fbpx

Dark Orbit by Carolyn Ives Gilman (book review).

June 6, 2020 | By | Reply More

It’s difficult to come up with a truly original and unique human society in which to set your story. Even when writing about other planets and other times, we tend to end up with societies that have some basis in current or past human cultures. Authors who invent new alien species can often have more scope in the variety of cultures they create but, in general, humans are humans and their societies are comfortingly familiar to us.

Carolyn Ives Gilman has created a human culture on a long-lost colony world in ‘Dark Orbit’ that does not conform to the kind of long, lost colony you’re probably already thinking about.

On the seemingly uninhabited planet of Iris, humans exist in the pitch dark underground. The way they navigate, interact and go about the general routine of their lives in perpetual darkness is absolutely fascinating. It’s also very difficult to envision because the point is there is nothing to see. The description, given by Thora Lassiter, who is lost from the scientific expedition sent to explore the planet, gives a sense of the oppression and bewilderment that she feels.

The locals are not at all lost or bewildered, though. The implications for people brought up sightless are profound and, as their world view is explored, it becomes evident how much of our language and expressions are sight based. Such as world view, for example. The story of the blind men trying to describe an elephant came to mind. This is really thought-provoking stuff.

Later sections that describe the difficulties of teaching someone how to see are equally brilliant. I hadn’t appreciated how much we take for granted things like depth perception or that an item can look completely different from different angles and yet we can still recognise it. Exoethnologist Sara Callicott, sent on the mission primarily to keep an eye on the unstable Thora Lassiter, is involved in these experiments and proves to be an interesting character. She displays an enquiring scientific mind without become a caricature of a scientist. She expresses concern for the unsullied culture of locals without coming across as a starry-eyed idealist and is generally a nicely-balanced character.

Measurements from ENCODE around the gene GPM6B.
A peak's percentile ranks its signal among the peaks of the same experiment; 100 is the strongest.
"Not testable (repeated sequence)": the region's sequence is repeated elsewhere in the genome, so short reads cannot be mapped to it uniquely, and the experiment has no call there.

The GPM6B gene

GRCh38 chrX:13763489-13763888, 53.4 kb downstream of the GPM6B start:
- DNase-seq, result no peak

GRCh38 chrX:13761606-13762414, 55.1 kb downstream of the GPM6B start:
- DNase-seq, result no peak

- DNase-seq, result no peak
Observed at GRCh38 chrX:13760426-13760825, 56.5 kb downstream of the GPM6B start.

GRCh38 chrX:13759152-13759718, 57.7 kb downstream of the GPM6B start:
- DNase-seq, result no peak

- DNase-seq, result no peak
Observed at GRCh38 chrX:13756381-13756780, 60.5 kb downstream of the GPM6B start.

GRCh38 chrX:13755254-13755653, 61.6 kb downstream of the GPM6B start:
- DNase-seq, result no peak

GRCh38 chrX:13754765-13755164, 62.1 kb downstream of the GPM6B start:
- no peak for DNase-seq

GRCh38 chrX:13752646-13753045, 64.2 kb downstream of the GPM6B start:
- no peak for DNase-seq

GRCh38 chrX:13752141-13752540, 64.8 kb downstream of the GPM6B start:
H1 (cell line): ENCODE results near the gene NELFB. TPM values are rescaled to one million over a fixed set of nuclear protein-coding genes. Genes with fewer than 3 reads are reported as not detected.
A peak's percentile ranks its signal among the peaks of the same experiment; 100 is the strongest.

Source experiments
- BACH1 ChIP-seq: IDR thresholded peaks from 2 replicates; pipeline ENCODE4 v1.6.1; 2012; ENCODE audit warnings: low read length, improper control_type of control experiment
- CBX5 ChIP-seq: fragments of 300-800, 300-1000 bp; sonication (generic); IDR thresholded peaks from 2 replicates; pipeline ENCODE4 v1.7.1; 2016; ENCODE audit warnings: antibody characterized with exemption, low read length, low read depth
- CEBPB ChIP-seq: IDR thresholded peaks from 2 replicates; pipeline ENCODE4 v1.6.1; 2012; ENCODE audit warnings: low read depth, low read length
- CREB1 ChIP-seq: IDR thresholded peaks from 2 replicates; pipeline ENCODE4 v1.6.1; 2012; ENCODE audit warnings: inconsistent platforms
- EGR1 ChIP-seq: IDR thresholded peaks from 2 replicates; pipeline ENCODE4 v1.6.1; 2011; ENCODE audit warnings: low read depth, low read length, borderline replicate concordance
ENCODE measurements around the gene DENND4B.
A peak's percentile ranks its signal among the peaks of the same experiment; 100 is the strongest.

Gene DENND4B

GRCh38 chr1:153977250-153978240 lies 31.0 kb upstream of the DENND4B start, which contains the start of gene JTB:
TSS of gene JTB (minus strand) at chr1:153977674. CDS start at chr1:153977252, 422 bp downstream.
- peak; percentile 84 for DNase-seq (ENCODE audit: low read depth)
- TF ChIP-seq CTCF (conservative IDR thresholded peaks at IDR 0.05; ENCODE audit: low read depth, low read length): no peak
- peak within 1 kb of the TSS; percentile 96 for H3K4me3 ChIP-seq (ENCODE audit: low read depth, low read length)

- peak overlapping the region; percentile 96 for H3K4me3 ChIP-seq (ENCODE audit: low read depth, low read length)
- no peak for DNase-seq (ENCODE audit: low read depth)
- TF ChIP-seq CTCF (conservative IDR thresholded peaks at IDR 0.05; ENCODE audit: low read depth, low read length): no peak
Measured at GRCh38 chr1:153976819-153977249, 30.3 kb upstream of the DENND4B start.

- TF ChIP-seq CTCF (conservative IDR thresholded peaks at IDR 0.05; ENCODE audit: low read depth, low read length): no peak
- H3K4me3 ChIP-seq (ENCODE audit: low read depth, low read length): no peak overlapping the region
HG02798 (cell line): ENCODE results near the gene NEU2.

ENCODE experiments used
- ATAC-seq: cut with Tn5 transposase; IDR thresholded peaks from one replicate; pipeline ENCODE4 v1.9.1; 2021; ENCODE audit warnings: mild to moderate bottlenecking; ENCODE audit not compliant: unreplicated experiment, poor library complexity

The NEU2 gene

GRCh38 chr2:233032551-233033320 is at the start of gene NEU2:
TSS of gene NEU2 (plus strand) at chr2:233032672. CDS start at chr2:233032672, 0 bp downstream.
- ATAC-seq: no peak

Thora Lassiter, on the other hand, pursues more of what her fellow scientists would call a mystical approach to exploring new phenomenon. There are potential extra senses that the locals make use of and there are gravitational or dark-matter anomalies both in and around the planet. The rest of the scientists on the mission are refreshingly open-minded about any theory posited. I often find it frustrating, particularly in TV series, where alien cultures, strange phenomenon or new technologies are involved and yet the characters automatically dismiss anything out of the norm, even when it’s their job to explore strange new whatevers.

Sara Callicott’s sections of the book are told in the third person while Thora Lassiter’s are first-person audio diary entries. I always find that books or sections thereof written as diary entries don’t really come across as diary entries. The accounts recorded, including detailed conversations and descriptions, are far too detailed to have been remembered and recorded in well-ordered prose. Why not just write the account in the first person without attempting to justify it as the actual person recording the events? In this case, it also meant that half the novel was in italics.

Overall, there were lots of great concepts in this book, two interesting characters and a fascinating group of locals and their unique culture. It all felt a bit rushed in the end though and I felt that the ramifications of the discoveries and what Thora Lassiter decides to do were not fully delivered. I enjoyed it, though, and really came away with some food for thought.

Gareth D Jones

June 2020

(pub: TOR. 2015. 304 page hardback. Price: $25.99 (US). ISBN: 978-0-76533-629-3)

check out website: www.tor.com

Tags: ,

Category: Books, Scifi

About the Author ()

Leave a Reply

SFcrowsnest